The 5 Commandments — How To Report, Edit Stories on Religion

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“My mother said never discuss religion and politics, and that’s all I do,” said Rabbi Margaret Frisch Klein, leader of Congregation Kneseth Israel of Elgin.

And so began one of the most fascinating training events ever put together by the Northern Illinois Newspaper Association.

For me, the biggest takeaway from the April 12 event at NIU might have been the simple fact that journalists and leaders of varying faiths could come together for a civil discourse.

As Islamic Center of DeKalb President Mohammed Labadi put it, “We have more in common than we have differences.”

That said, if you listened hard enough, there was some criticism in the commentary — enough, in fact, for a “teachable moment.”

What follows is a short-stack of five journalist-focused takeaways from the exchange that featured Klein, Labadi, Catholic Diocese of Rockford Bishop David Malloy and Christ Community Church Communications Director Todd Hertz.

I’m calling it, “The 5 Commandments of Religion Reporting.”

(1) Keep Opinion on The Op-Ed Page

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Several panelists said they see too many religion articles that express opinion. In a world in which we’re accused all-too-often of proliferating “fake news,” we’ve got to do a better job of sticking to the facts.

Klein said all she’s seeking is honest reporting.

“There used to be a hard and fast rule that opinion is for the op-ed pages,” she said, adding that honest reporting doesn’t always happen these days.

Klein said bias might not be intended, but most reporting is “slanted toward Christianity.” That’s a filter you should examine closely before you write or file a story.

Malloy said reporters who write about religion need to examine and evaluate the body of their work.

“My idea of professional journalism is to be objective and to be fair,” he said. “That has to be constantly reviewed.”

(2) Stop Stealing From Other News Sources

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In this day of crowd sourcing and aggregation, it’s possible and even likely that journalists are perpetuating bad information.

Klein noted a news story in which President Donald Trump was said to have called a Trump Tower fire victim a “crazy Jew.” (Check out this Newsweek story as an example.)

“(That report) was picked up word for word (by other media),” Klein said. “It’s hearsay. It’s spreading gossip. It may be fueling a political agenda. And it’s all in a headline.”

Labadi said he’s seen similar instances when inaccurate information is picked up and promulgated.

“When searching about stories, don’t get your information from other news sources,” he said.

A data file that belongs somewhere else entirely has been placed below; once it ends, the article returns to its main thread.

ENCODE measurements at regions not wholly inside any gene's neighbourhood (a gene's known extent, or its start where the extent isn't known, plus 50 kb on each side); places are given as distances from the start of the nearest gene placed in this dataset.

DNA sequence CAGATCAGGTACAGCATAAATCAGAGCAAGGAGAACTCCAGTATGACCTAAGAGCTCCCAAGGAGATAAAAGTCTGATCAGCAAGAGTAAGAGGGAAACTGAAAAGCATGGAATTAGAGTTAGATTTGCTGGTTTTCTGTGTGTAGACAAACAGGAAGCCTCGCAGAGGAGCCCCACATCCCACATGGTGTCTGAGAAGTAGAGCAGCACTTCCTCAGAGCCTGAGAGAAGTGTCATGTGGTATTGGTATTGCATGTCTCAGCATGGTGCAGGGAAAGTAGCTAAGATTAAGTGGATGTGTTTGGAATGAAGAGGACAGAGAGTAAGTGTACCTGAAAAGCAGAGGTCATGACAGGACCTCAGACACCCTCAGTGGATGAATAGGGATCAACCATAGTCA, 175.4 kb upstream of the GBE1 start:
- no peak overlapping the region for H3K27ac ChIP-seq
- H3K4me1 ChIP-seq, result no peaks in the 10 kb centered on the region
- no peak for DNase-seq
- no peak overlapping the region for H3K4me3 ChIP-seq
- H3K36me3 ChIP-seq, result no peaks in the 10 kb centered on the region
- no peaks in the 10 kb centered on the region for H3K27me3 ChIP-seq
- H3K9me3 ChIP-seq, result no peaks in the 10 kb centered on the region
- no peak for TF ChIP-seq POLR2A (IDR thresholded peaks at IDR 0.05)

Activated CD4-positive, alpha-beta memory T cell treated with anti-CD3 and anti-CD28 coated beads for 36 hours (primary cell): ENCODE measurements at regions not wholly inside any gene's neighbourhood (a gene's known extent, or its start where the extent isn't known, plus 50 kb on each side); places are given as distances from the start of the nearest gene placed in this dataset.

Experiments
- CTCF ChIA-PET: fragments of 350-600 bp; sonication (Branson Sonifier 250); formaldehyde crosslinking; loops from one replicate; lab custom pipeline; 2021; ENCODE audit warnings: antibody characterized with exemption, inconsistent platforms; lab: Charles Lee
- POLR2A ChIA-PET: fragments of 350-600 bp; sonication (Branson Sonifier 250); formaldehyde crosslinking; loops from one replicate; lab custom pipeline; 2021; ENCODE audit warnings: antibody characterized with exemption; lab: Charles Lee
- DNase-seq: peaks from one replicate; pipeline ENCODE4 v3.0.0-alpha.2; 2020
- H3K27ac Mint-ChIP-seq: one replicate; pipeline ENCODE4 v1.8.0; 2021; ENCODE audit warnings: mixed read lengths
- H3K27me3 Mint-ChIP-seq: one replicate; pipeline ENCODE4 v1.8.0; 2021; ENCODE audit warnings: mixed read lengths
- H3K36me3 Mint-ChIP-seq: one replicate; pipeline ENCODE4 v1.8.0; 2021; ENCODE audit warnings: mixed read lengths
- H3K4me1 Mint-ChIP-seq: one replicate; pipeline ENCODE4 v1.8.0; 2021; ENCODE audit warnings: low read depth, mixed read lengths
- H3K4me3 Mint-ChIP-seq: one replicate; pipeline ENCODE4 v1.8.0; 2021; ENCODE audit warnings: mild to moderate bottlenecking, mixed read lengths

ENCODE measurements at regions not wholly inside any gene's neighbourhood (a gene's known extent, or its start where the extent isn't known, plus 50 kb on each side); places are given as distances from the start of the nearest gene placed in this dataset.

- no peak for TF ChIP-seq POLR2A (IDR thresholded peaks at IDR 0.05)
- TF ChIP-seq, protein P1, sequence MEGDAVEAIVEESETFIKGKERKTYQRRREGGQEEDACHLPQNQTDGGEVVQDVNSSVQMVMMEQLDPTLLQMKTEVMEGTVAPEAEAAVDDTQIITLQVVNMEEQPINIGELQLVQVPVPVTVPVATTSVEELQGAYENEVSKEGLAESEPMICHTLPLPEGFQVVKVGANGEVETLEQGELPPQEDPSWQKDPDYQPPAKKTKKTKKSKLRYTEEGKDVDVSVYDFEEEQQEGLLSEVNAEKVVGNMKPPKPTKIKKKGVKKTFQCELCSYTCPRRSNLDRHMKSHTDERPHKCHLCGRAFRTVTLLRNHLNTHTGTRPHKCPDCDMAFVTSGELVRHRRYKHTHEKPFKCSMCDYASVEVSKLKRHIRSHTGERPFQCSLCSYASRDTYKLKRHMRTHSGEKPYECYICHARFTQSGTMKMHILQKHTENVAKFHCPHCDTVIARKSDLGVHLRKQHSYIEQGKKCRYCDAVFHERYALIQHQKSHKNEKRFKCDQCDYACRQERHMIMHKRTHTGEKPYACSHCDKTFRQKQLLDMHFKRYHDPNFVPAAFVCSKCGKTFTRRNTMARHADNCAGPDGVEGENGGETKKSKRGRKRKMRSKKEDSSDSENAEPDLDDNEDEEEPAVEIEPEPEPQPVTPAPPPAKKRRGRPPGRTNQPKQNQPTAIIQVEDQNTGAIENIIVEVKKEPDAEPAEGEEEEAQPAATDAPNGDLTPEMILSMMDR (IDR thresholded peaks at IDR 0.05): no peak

So there you have it. If your rabbi says she loves you, check it out.

(3) Get The Language Right

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If you’re setting out to write a story about religion, take the time to understand the terms.

Labadi pointed out that media often misuse, hijack or hyperbolize certain words that have important meaning to people of faith.

Two examples, he said, are “sharia,” which translates to “my way of life” and includes kindness to family, co-workers and neighbors, and “jihad,” which means “to do your best at anything you do.”

If you study hard for your physics exam, Labadi said, that’s jihad. If you work long hours to improve yourself or to get a raise or promotion, that’s jihad. “It is not the bad word the media makes it right now,” he said.

Hertz, who has held several media positions and has a journalism background, remembered interviewing a religious leader who kept using the word “charismatic.” Hertz thought it meant “compellingly charming,” not realizing at first that it’s a form of Christianity that emphasizes the work of the Holy Spirit.

“It’s like The Princess Bride,” he said. “I remember saying to myself, ‘I don’t think that word means what you think it means.’ “

(4) Understand That No One Person Speaks For a Religion

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Reporters often ask a religious leader’s opinion, then use that quote to speak for an entire congregation or religious group.

Each panelist, to a person, said that’s an unfair approach.

Klein said that, in a group of five rabbis, you’ll get five different answers to any question.

Hertz said the same thing is true at Christ Community.

“I represent a non-denominational evangelical church, and even among our own staff, we have different theological views,” he said.

Malloy talked about the “complexity of religion” and the “subsets of the reality” that exist even in the Catholic Church. Too often, he said, reporters want to know, “Is that the conservative response or the liberal response?”

“The Catholic faith is not a policy program,” he said.

(5) Just Be Human

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Journalism is a human interaction.

Understand that when you’re interviewing a person of faith. Don’t be afraid to ask hard questions or challenge concepts, but remember the advice of Bishop Malloy.

“It’s a human dialogue,” he said. “We have to do well on our side of the table. But the humanity has to come from the other side, as well.

“It’s right in the middle that we meet.”

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